We have just come through several weeks of readings that seem to say, “have you looked in the mirror lately?” Before you start to criticize this person or that situation, you should probably take a look at yourself. I’m guessing we are all a little tired of these stories that don’t let us off the hook. Is it just me or is it a little warm in here? We have had to consider what we do when someone wrongs us and whether we will take the high road. We have had to ask how many times we will forgive. We are still looking for the pass on that one. We have had to acknowledge that God is simply not fair and stop waiting on everyone to get what they deserve. I should probably be honest and tell you that it’s not over yet. We’ve got more of these hard stories in the coming weeks. Jesus doesn’t mind making us squirm. It has been said many times that the gospel exists to comfort the afflicted and afflict the comfortable. I would say it is succeeding quite well at that!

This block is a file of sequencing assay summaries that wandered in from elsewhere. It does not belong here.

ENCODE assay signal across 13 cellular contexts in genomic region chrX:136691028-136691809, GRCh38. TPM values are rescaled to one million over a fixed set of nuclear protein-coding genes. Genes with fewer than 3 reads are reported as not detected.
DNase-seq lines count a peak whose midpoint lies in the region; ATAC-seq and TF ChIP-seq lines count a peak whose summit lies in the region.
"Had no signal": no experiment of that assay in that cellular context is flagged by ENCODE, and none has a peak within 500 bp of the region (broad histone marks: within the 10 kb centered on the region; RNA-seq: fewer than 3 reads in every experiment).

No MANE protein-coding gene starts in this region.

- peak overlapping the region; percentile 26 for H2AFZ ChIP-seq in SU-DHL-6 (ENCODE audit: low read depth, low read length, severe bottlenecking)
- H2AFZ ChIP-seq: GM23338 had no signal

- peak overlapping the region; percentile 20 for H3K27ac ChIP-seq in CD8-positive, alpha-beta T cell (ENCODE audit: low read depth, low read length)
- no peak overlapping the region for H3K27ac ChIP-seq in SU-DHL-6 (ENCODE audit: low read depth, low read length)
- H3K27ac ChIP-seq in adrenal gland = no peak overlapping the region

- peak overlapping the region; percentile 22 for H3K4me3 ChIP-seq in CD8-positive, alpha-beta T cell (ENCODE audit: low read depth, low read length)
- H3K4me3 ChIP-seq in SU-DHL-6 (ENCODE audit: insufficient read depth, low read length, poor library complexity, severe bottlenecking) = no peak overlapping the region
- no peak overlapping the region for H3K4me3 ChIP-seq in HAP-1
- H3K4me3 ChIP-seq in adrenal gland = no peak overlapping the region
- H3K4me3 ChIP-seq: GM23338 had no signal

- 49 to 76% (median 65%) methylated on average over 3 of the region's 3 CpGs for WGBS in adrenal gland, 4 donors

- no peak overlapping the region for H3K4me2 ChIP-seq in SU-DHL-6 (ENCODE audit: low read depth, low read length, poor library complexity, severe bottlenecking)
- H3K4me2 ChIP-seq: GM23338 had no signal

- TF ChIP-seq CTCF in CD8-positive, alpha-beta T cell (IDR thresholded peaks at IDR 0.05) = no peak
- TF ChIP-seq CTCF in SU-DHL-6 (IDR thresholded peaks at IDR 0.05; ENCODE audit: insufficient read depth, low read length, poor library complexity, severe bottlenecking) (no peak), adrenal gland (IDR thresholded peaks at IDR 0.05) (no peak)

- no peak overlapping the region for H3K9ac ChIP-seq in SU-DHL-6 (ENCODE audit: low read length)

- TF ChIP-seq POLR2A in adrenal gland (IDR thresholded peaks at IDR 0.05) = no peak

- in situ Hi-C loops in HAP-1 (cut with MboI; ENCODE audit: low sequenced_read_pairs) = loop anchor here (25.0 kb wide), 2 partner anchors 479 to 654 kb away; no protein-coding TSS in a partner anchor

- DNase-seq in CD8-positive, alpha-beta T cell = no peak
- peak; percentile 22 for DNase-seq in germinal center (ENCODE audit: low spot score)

If we don’t have enough discomfort in the gospel lesson, we have the poor Israelites dying of thirst and complaining. The Exodus theme seems to be: the people complain and God provides. We witness that over and over again. No matter how terrible it gets, they cry out and God comes in to bring relief. Relief doesn’t come in the way they desire, but it is relief nonetheless. Last week, they were starving and wanted food. They didn’t find themselves at the door of a large buffet restaurant, but found quail and white dew on the ground called manna… not exactly what they had in mind, but it was food. Today, they are thirsty and rather than getting their own monogramed water bottles, they get to drink from a rock when the water pours out. Not so glamorous, but they no longer thirst.